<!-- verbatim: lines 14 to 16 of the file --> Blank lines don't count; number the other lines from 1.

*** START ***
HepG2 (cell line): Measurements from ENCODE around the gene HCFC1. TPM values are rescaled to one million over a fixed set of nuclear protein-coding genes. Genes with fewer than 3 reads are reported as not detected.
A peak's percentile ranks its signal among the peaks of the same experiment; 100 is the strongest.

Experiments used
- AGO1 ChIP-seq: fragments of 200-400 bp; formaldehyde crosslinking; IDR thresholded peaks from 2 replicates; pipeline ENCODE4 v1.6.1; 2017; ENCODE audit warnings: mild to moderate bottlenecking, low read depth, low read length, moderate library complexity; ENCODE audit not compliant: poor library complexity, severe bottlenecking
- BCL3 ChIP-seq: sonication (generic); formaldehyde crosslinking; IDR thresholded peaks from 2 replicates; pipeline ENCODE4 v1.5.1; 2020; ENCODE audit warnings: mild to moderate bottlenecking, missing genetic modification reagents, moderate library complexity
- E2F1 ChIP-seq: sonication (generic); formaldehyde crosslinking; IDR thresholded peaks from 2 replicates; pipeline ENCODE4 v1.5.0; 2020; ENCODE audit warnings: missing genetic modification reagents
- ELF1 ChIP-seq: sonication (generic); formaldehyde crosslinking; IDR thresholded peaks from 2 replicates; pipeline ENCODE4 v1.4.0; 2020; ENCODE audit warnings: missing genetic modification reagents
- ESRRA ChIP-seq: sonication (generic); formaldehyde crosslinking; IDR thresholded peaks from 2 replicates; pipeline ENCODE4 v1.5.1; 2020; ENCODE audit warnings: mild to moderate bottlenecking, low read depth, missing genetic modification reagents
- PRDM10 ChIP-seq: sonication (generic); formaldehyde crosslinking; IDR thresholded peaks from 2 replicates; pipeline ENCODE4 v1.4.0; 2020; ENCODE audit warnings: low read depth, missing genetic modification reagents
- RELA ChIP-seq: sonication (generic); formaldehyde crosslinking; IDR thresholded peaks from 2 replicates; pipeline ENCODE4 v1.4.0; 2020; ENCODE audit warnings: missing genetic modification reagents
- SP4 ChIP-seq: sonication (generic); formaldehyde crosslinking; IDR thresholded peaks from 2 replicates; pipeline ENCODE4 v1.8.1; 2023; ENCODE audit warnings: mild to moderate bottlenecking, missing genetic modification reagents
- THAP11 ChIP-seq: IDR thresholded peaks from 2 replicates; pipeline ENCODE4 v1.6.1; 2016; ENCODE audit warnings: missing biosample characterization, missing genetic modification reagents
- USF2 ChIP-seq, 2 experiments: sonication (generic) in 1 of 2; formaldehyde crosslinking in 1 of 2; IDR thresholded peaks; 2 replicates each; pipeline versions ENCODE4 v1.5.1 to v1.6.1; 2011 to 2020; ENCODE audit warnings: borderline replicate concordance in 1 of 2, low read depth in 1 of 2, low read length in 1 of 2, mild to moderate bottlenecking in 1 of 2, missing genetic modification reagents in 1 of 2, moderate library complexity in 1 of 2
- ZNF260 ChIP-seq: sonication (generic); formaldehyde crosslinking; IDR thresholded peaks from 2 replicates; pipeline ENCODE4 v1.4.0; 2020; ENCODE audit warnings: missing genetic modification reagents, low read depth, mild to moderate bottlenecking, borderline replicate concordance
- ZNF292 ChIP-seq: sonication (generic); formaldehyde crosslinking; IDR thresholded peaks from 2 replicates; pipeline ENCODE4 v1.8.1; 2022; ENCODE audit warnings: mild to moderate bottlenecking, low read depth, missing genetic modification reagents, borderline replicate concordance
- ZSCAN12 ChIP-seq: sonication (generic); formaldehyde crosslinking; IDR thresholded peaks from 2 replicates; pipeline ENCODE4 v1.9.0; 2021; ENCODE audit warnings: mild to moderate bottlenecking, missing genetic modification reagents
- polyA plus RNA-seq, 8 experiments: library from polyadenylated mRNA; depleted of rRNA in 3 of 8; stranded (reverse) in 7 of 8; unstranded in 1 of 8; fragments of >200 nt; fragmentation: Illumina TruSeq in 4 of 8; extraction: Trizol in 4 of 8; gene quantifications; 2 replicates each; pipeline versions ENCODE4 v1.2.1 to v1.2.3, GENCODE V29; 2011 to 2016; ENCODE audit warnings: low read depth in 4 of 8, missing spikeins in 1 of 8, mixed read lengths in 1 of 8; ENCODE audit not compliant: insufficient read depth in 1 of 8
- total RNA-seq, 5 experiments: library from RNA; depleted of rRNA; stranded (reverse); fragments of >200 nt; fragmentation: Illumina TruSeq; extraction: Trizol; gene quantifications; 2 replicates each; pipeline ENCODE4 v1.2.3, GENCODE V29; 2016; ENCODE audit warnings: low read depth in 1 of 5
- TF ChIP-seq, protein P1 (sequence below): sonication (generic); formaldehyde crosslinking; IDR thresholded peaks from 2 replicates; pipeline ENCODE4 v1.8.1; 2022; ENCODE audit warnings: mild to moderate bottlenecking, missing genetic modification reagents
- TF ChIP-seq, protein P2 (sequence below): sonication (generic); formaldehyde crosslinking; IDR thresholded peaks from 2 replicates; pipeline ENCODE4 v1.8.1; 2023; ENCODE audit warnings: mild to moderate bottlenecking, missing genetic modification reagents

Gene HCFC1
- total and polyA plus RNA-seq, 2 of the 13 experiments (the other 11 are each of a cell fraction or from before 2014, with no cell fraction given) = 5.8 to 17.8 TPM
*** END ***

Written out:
- ZNF260 ChIP-seq: sonication (generic); formaldehyde crosslinking; IDR thresholded peaks from 2 replicates; pipeline ENCODE4 v1.4.0; 2020; ENCODE audit warnings: missing genetic modification reagents, low read depth, mild to moderate bottlenecking, borderline replicate concordance
- ZNF292 ChIP-seq: sonication (generic); formaldehyde crosslinking; IDR thresholded peaks from 2 replicates; pipeline ENCODE4 v1.8.1; 2022; ENCODE audit warnings: mild to moderate bottlenecking, low read depth, missing genetic modification reagents, borderline replicate concordance
- ZSCAN12 ChIP-seq: sonication (generic); formaldehyde crosslinking; IDR thresholded peaks from 2 replicates; pipeline ENCODE4 v1.9.0; 2021; ENCODE audit warnings: mild to moderate bottlenecking, missing genetic modification reagents